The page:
Australia recorded another surge in COVID-19 infections on Tuesday as an outbreak of the highly infectious omicron variant disrupted a staged reopening of the economy, while state leaders argued over domestic border controls.
The three most populous states, New South Wales (NSW), Victoria and Queensland, reported just under 10,000 new cases between them the previous day, putting the country on course to eclipse the previous day’s record total of 10,186 cases.
There were five COVID-19 deaths reported, although the authorities did not specify whether any were related to the omicron variant.
The country’s five other states and territories, which have also been experiencing flareups of the virus, were yet to report figures.
The omicron variant, which medical experts say is more transmissable but less virulent than previous strains, began to spread in Australia just as the country got underway with its plan to reopen after nearly two years of stop-start lockdowns.
With the resumption of rising case numbers - despite a vaccination rate of more than 90 percent for Australians aged over 16 - the country’s state leaders have brought back some containment measures like mandatory mask-wearing and QR code check-ins at public venues.
But the rising case numbers have led to mandatory self-isolation for thousands of workers in the hospitality, entertainment and airline sectors - the sectors worst hit by lockdowns - resulting in canceled theater shows, closed restaurants and postponed flights.
The new outbreak has also fueled a resumption of fractious domestic politics which defined much of the pandemic as some states resist calls to remove internal border controls.
NSW, home to Sydney and a third of Australia’s 25 million population, called on neighboring Queensland to shift from mandatory clinical testing to on-the-spot rapid antigen testing for people traveling to the tourist-popular state following complaints of hours-long wait times.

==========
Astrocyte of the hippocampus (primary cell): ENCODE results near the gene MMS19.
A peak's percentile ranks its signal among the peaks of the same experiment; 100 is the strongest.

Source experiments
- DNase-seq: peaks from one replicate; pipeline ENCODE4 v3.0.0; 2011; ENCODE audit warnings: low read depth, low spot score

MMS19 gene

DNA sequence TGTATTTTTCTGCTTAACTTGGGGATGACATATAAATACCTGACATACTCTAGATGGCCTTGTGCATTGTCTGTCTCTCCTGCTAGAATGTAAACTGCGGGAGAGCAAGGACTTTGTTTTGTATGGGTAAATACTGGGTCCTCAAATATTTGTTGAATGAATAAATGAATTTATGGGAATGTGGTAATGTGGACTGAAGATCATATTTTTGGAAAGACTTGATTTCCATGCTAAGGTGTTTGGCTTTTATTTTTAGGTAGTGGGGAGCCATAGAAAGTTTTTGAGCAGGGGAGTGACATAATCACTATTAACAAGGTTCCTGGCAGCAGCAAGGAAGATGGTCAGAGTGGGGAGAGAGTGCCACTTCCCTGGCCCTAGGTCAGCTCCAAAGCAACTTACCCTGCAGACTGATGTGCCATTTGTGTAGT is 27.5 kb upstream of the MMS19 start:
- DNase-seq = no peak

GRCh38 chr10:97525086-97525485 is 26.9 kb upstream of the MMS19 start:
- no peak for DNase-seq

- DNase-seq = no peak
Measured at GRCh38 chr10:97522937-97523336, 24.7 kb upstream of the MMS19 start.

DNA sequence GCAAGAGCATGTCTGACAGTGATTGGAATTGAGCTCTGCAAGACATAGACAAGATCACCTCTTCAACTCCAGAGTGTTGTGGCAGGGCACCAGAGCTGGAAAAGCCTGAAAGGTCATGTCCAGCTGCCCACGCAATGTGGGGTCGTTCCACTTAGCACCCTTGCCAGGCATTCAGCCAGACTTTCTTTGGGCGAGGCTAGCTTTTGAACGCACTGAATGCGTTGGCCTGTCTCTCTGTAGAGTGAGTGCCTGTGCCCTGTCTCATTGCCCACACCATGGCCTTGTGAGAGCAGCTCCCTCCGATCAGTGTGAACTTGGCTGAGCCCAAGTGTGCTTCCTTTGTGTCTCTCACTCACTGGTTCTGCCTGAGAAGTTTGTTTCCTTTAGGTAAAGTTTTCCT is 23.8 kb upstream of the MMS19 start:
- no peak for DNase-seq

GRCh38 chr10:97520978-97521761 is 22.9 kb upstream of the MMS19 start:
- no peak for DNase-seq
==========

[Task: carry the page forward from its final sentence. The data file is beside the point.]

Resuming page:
NSW Health Minister Brad Hazzard said a quarter of his state’s PCR tests were “tourism tests”, causing enormous pressure of the health system, extraordinary long testing queues and wait times for results, sometimes for days.
In one case, a Sydney testing clinic sent incorrect negative test results to some 1,400 people. Hazzard said the bungle was the result of “human error, and when people are under presure, human errors are more frequent”.
Queensland has promised to review its border testing rules from Jan. 1, but Hazzard urged Queensland to drop the rule immediately.
Queensland Health Minister Yvette D’Ath did not respond to Hazzard’s comments about border testing at a news conference, but said the state would remove another testing rule for interstate arrivals: people arriving in the state would no longer have to take a virus test five days after arriving.
Australia’s international border remains effective closed, but Australian nationals may return without mandatory hotel quarantine and the country has said it would allow certain skilled workers and foreign students in.
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